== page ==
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Zoology students at Oxford had to identify 100 zoological specimens as part of the final exam.

Word soon got around that, if ever a 'dog' skull was given, it was safe to identify it as Thylacinus on the grounds that anything as obvious as a dog skull had to be a catch.

Research published in Genome Research in January 2009 suggests the numbat may be more basal than the devil.

The resulting cladogram follows below: Descriptions of the thylacine vary, as evidence is restricted to preserved joey specimens, fossil records, skins and skeletal remains, black and white photographs and film of the animal in captivity, and accounts from the field.

An example of convergent evolution, the thylacine showed many similarities to the members of the dog family, Canidae, of the Northern Hemisphere: sharp teeth, powerful jaws, raised heels and the same general body form.

Since the thylacine filled the same ecological niche in Australia as the dog family did elsewhere, it developed many of the same features.

In 1824, it was separated out into its own genus, Thylacinus, by Temminck.

Several studies support the thylacine as being a basal member of the Dasyuromorphia and the Tasmanian devil as its closest living relative.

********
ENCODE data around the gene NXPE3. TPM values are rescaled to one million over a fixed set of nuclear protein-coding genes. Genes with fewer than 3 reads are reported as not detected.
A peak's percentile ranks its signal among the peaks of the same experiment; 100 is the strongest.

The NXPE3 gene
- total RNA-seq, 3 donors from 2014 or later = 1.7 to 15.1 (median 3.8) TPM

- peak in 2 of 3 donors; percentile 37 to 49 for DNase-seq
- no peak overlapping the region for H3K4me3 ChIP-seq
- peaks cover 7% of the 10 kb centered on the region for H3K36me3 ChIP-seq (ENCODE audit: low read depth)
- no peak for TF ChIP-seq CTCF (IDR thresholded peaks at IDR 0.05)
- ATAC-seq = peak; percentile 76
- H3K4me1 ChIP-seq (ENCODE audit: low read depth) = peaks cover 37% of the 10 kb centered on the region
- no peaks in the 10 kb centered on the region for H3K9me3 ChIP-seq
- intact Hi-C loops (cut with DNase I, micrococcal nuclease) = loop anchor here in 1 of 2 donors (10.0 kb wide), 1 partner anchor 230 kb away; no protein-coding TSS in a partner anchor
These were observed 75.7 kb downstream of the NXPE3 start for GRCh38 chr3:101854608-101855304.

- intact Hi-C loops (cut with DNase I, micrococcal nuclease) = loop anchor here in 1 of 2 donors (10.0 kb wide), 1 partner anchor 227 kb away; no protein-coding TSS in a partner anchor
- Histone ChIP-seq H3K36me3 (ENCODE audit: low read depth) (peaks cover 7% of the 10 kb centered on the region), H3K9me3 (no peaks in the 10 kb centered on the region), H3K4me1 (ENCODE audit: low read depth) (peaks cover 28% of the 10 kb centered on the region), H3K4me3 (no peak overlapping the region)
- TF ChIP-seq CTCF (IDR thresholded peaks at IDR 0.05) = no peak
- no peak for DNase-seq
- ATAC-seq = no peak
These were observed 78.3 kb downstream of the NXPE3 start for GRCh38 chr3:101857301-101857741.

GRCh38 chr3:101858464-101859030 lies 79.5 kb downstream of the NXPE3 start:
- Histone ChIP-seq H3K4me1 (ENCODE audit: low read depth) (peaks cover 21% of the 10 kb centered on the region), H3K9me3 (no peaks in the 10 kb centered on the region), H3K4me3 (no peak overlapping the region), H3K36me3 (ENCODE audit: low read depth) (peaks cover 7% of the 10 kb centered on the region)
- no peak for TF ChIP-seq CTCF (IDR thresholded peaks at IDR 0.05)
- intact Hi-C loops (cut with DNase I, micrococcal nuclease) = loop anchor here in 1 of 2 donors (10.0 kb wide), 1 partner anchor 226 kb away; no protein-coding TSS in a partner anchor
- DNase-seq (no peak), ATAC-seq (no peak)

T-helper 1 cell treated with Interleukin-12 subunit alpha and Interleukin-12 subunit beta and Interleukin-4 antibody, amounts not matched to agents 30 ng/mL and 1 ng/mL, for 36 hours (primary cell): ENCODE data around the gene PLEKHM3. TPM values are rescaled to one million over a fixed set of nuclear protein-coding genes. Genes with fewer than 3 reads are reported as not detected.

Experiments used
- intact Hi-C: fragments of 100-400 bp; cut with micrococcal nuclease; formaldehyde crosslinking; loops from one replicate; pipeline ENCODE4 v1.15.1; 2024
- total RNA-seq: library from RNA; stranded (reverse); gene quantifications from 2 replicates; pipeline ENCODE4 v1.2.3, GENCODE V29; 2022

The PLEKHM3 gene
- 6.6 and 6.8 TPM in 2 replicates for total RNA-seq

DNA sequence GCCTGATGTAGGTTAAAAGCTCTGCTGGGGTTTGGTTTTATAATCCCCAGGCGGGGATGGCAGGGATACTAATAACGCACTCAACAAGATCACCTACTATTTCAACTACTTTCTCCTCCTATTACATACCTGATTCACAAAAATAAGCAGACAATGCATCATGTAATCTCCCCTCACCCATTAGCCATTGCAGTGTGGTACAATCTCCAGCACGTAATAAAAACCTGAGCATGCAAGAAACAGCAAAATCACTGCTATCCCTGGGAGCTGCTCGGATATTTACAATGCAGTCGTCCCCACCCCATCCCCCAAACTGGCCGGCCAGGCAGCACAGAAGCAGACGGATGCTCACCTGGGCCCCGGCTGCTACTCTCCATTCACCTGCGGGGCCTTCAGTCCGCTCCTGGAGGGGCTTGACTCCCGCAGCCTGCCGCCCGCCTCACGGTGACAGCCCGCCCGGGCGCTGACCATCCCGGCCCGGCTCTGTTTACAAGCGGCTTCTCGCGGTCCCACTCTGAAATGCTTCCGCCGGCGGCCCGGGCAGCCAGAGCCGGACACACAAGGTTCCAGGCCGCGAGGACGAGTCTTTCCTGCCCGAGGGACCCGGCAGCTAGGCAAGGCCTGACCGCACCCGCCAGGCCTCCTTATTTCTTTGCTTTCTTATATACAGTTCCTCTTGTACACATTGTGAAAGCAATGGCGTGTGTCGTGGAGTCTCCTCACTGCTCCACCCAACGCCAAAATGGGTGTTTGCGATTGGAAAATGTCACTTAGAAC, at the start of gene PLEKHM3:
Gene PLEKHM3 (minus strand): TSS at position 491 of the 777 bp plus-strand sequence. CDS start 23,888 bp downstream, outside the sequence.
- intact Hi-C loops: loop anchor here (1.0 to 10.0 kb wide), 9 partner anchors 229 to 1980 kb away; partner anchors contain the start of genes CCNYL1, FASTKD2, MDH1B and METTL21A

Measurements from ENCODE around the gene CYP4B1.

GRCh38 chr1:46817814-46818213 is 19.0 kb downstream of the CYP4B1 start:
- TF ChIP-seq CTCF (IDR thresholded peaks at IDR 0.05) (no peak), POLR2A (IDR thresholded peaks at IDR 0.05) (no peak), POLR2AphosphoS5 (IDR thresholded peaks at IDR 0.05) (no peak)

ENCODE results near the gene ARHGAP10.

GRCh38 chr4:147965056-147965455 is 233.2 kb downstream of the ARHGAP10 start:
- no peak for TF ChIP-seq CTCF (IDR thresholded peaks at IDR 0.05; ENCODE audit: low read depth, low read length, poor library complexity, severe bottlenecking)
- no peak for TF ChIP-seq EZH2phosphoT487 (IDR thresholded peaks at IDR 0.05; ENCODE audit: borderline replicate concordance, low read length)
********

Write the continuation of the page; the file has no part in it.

Studies show that the skull shape of the red fox, Vulpes vulpes, is even closer to that of the thylacine.

Positive identification of the thylacine as the animal encountered cannot be made from this report since the tiger quoll (Dasyurus maculatus) is similarly described.

The first definitive encounter was by French explorers on , as noted by the naturalist Jacques Labillardière, in his journal from the expedition led by D'Entrecasteaux.

Surviving evidence suggests that it was a relatively shy, nocturnal creature with the general appearance of a medium-to-large-size dog, except for its stiff tail and abdominal pouch (reminiscent of a kangaroo) and dark transverse stripes that radiated from the top of its back, similar to those of a tiger.

The thylacine was an apex predator, like the tigers and wolves of the Northern Hemisphere from which it obtained two of its common names.

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